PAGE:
What a wonderful surprise it is to attend an event with a keynote speaker who takes us on a journey, makes us look at something in a new way, and whose speech stays with us long after the event is over!  It’s safe to say that most of us have grudgingly attended events that turned out to have a powerful and affecting keynote speaker. And many of us have had the opposite experience too: expecting an amazing keynote speech and being underwhelmed by it. Understanding the role of the keynote speaker is critical to discovering and booking the best one. Here’s what you should know about what a great keynote speaker can and cannot do, how to choose and book the right one, and why the exceptional keynote speaker can be responsible for sparking real change in an organization.

Keynote speaker

An exceptional speaker affects people beyond the formal event.

Motivation, Education, Entertainment, Leadership

Should a keynote speaker motivate? Educate? Entertain? Provide leadership? Yes, assuming you understand all these functions in the context of your audience and needs. A keynote speaker does not necessarily have to impart something on the audience that they didn’t already know, though a technical keynote speaker who delivers astounding new scientific information will definitely leave an impression. The keynote speaker who causes the audience to think about some existing concept, but in a new way, can be equally affecting.

The “entertainment” factor has less to do with spectacle and more to do with connection. An outstanding speaker with just her voice can outshine a mediocre performer who includes all sorts of bells and whistles. As for leadership, during the keynote speech, it is the job of the speaker to lead the audience somewhere they’ve not been before. A speaker’s ability to do this is quite individual, and may involve anything from a startling, rousing oratory to a simple story told with profound meaning.

What to Expect from Your Keynote Speaker

Expect your keynote speaker to learn about your event, and who the audience will be. A speaker’s repertoire should include speeches that can be adapted to a range of settings or occasions. And as its name suggests, you should expect your speaker to set the tone and key for the event, much as concert pitch is used to tune an orchestra, so that everyone is in tune with each other. The keynote speaker should have a delivery, tempo, and energy that works well with the mood and flow of your event, and should be warm, personable, and most of all, human. Extras that keynote speakers sometimes provide include social media question and answer sessions, providing an exclusive interview, or writing a guest blog post for the event website. Most keynote speakers want to be involved with the occasion to some extent so they can add as much value as they can to it.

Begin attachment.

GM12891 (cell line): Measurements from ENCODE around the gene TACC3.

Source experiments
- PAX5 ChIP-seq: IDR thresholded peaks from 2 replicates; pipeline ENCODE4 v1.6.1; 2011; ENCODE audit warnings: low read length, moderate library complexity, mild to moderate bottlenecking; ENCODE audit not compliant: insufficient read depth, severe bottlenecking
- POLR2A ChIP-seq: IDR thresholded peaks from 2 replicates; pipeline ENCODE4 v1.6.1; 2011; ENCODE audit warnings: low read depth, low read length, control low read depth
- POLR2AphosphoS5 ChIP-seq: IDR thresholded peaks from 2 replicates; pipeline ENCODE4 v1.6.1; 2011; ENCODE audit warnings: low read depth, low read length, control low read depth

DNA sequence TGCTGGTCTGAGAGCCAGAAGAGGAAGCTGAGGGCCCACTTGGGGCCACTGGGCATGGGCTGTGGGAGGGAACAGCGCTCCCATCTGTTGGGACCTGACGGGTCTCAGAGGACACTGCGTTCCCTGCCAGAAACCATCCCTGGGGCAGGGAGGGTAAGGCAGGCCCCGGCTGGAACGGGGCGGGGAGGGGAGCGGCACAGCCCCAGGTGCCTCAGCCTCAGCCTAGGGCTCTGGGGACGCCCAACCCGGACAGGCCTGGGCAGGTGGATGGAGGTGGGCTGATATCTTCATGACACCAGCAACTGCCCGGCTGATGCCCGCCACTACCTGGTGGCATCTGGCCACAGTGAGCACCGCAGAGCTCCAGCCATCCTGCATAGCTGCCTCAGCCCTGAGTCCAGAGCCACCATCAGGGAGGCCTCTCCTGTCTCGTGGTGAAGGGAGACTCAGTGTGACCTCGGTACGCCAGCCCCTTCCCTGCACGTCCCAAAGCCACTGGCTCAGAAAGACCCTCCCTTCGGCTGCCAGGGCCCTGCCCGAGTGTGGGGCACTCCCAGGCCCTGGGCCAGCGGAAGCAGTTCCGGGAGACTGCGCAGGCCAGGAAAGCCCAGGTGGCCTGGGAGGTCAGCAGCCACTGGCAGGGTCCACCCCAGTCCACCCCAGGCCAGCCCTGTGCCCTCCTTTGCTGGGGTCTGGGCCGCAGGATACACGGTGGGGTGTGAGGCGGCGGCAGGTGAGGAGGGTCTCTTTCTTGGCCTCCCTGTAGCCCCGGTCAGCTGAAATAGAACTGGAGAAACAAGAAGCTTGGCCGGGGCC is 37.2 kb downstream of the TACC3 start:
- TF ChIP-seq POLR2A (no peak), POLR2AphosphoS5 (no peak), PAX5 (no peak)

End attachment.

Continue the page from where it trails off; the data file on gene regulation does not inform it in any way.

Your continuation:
What To Expect From Keynote Speaker

Work with your speaker in advance. Most want to understand the event and audience.

Don’t Ask the Impossible of Your Keynote Speaker

Keynote speakers can be expensive, and you should certainly expect your money’s worth from them. A keynote speaker who doesn’t deliver value for his fee won’t remain a keynote speaker for long. At the same time, however, you shouldn’t expect the impossible from your speaker. An organization that is mired in infighting and rock-bottom morale won’t be “saved” by even the best keynote speech. Don’t expect your keynote speaker to show up to your company retreat or annual meeting with detailed strategies you can use to heal organizational problems. While you may come away with ideas, it’s not the job of the keynote speaker to provide a how-to on fixing broken organizations.

A Great Keynote Speaker Proves to Be a Worthy Investment

It’s not easy to conceptualize “return on investment” when it comes to motivational speakers. But you will find that taking time to locate a speaker with enthusiasm for your event, who works with you before, during, and sometimes even after the event, and who is genuinely invested in making the most of that hour or so of time can have significant, long-term payoff. For one thing, your team will realize you made an effort to bring in someone worthwhile. For another, you and your team will spend the time during the speech being taken on an enthralling mental adventure, looking at things in a new light, and coming away changed to some degree. Ask any leader or journeyman professional, and she’ll tell you that an outstanding keynote speech can stick with a person for years, if not decades.

Back to blog